1606.03 Time for Filing §9 Renewal Application
The application for renewal must be filed within one year before the expiration of the registration, or within the six-month grace period after the expiration of the registration with an additional grace period surcharge. If no renewal application is filed before the end of the grace period, the registration will expire. 15 U.S.C. §1059(a); 37 C.F.R. §2.182. See TMEP §§1602 et seq. as to the term of a registration.
A renewal application may be filed on the anniversary dates of the statutory period.
Example : For a registration issued on November 5, 1998, an application for renewal may be filed as early as November 5, 2007, and as late as November 5, 2008, before entering the six-month grace period.
Under 37 C.F.R. §2.195(a)(2), a renewal application filed through TEAS is considered to have been filed on the date the USPTO receives the transmission, regardless of whether that date is a Saturday, Sunday, or Federal holiday within the District of Columbia. When the renewal application is submitted electronically, TEAS almost immediately displays a “Success” page that confirms receipt. This page is evidence of filing should any question arise as to the filing date of the application, and it may be printed or copied-and-pasted into an electronic record for storage. TEAS also separately sends an e-mail acknowledgement of receipt, which includes a summary of the filed information.
An application for renewal of a registration filed on paper is considered timely if it is received in the USPTO by the due date or if it is mailed or transmitted by the due date with a certificate of mailing or facsimile transmission in accordance with 37 C.F.R. §2.197. See TMEP §§305.02 and 306.05 for certificate of mailing and certificate of facsimile transmission procedures to avoid lateness.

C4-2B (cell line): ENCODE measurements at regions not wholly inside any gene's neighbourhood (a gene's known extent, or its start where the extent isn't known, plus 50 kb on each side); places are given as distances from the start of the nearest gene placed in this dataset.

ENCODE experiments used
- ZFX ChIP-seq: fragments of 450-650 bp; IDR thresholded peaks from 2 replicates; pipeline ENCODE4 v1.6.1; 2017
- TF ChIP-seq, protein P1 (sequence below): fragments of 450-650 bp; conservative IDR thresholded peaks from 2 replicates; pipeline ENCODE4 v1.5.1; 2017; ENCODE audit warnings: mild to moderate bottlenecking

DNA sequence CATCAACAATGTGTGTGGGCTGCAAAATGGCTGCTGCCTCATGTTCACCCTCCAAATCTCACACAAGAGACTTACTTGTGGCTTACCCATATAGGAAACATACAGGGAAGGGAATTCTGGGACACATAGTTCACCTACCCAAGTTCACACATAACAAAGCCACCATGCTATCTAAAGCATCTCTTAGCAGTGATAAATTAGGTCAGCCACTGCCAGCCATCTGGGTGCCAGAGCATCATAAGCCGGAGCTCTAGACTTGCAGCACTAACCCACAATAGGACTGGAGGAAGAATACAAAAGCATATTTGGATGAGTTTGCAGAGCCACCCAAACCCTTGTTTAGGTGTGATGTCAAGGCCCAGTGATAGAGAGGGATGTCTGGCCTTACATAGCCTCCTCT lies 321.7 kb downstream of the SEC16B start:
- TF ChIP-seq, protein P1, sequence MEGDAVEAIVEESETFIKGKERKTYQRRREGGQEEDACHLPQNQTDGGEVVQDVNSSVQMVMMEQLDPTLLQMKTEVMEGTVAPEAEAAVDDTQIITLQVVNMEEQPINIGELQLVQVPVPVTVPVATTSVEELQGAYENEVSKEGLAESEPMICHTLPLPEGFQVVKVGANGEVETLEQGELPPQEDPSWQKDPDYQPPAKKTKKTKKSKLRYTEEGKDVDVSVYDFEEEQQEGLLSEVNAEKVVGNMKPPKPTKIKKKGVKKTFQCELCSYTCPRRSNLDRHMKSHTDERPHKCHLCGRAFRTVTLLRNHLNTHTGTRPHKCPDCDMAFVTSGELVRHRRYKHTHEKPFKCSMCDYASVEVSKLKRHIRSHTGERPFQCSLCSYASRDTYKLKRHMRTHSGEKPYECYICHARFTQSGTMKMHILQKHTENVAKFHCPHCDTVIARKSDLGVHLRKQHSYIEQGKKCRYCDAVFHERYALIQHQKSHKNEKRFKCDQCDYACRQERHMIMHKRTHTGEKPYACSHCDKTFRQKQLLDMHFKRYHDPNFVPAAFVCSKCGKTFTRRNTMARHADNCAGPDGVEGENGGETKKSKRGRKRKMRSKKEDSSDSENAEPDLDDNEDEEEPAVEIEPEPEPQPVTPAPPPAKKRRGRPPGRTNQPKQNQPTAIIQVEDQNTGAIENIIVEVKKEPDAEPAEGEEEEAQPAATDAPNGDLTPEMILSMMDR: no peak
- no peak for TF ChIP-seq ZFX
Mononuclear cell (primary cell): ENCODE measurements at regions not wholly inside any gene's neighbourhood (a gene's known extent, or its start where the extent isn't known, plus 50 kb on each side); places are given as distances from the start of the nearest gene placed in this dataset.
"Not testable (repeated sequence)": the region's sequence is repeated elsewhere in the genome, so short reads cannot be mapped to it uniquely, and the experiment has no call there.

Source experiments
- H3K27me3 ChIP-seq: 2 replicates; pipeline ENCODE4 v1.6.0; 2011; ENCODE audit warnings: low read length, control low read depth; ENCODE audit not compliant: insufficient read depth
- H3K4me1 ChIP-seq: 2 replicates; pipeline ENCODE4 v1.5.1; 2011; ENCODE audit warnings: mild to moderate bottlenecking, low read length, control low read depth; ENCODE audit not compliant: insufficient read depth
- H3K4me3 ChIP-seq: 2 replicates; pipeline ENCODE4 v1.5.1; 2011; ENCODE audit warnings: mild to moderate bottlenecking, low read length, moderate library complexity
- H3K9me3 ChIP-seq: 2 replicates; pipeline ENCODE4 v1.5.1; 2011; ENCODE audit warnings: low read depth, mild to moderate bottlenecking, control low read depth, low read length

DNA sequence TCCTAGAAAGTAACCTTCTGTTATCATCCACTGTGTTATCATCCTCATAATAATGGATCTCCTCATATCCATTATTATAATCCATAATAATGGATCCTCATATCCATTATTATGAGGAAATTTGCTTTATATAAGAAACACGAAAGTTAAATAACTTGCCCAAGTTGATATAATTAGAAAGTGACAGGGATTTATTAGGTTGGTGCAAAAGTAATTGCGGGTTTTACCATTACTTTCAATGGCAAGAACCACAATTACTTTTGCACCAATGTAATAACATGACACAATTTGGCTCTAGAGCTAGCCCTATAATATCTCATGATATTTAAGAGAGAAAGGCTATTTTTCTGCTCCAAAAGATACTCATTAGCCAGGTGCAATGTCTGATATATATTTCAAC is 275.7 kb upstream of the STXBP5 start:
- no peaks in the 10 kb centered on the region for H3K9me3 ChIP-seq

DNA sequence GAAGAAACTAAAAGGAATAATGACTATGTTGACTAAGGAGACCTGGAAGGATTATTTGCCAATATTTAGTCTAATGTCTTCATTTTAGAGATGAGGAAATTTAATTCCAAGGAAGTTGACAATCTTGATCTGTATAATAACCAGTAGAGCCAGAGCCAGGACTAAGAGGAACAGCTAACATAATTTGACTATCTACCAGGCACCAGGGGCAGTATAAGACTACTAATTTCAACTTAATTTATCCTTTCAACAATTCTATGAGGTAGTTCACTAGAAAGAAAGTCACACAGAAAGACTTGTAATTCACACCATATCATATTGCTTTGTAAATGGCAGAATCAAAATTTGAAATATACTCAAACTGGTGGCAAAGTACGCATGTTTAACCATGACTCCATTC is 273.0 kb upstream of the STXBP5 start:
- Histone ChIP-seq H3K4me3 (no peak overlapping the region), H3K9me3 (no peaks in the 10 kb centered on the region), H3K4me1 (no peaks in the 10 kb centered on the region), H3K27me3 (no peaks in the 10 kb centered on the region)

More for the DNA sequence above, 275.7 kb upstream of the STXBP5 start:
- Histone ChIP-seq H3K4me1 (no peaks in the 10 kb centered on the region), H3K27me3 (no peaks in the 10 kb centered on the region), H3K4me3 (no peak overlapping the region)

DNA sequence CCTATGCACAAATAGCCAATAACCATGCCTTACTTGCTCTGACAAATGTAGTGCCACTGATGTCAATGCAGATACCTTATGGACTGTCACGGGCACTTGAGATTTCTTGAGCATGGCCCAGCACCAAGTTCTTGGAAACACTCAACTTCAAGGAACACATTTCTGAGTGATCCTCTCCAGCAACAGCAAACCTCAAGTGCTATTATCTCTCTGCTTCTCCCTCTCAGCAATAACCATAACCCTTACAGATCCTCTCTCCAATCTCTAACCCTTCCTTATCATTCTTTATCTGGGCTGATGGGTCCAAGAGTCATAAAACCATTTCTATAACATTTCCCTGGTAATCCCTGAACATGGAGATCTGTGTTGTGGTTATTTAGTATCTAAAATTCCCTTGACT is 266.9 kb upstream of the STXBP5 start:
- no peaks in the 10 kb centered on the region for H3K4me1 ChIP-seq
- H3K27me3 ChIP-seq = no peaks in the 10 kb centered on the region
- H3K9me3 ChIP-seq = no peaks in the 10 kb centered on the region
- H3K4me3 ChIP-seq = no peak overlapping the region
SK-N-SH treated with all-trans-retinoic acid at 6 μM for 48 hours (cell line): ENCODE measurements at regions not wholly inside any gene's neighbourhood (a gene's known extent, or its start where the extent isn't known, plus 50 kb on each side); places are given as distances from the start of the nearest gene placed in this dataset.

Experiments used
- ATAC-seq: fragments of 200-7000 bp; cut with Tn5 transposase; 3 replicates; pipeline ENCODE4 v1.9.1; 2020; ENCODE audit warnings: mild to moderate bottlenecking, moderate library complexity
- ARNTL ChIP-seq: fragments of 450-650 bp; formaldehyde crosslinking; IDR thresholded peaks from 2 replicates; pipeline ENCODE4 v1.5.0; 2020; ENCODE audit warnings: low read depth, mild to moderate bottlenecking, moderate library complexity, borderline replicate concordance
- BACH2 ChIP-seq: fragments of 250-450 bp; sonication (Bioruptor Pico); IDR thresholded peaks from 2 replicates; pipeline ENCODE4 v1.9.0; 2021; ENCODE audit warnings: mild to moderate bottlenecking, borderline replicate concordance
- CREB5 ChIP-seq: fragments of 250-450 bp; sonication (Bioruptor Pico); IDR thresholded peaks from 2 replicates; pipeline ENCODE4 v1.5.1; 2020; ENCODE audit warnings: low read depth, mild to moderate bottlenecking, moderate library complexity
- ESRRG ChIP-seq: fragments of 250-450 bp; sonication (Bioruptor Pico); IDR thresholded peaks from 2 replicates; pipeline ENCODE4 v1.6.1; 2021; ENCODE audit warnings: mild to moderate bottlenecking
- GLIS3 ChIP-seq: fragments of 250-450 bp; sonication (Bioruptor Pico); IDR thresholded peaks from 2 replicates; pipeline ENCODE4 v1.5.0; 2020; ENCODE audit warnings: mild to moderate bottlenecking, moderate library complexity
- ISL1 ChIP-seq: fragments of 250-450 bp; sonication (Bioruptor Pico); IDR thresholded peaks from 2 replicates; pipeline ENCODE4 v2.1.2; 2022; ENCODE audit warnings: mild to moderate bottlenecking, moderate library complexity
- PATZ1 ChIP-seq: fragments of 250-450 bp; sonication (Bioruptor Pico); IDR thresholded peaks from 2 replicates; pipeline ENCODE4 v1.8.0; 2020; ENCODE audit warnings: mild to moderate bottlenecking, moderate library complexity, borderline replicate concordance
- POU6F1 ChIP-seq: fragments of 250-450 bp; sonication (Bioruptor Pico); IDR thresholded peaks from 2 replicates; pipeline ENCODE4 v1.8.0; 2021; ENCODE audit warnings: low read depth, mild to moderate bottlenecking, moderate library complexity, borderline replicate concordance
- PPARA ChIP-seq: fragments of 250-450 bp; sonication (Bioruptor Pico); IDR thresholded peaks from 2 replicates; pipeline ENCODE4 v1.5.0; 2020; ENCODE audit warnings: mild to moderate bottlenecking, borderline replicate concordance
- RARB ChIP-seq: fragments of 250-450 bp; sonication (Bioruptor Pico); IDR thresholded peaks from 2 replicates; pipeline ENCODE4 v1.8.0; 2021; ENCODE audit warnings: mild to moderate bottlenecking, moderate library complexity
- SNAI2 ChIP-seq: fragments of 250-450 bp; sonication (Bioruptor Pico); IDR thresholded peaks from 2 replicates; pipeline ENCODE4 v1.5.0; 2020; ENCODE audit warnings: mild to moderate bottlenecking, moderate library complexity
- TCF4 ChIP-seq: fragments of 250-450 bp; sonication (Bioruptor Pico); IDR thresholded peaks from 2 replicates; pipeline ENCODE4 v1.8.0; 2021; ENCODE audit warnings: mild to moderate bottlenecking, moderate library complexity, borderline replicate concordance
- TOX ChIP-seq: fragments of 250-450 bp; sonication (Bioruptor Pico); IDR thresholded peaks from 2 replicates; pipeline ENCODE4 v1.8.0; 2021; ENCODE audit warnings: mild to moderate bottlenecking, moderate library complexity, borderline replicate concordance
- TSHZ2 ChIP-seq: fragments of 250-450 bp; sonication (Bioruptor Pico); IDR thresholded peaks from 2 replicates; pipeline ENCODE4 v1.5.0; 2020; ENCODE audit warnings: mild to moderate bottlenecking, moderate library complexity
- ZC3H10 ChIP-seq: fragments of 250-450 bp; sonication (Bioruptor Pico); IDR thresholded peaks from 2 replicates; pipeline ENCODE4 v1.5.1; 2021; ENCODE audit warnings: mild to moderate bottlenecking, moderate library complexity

The Director has no authority to waive the deadline for filing a proper §9 renewal application. See In re Holland Am. Wafer Co., 737 F.2d 1015, 1018, 222 USPQ 273, 275 (Fed. Cir. 1984) (“Timeliness set by statute is not a minor technical defect which can be waived by the Commissioner.”). Cf. Checkers Drive-In Restaurants, Inc. v. Comm'r of Patents and Trademarks., 51 F.3d 1078, 1085, 34 USPQ2d 1574, 1581 (D.C. App. 1995), cert. denied 516 U.S. 866 (1995) ("[I]n establishing cancellation as the penalty for failure to file the required affidavit [under 15 U.S.C. §1058], Congress made no exception for the innocent or the negligent. Thus, the Commissioner had no discretion to do other than cancel Checkers's service mark registration in this case”).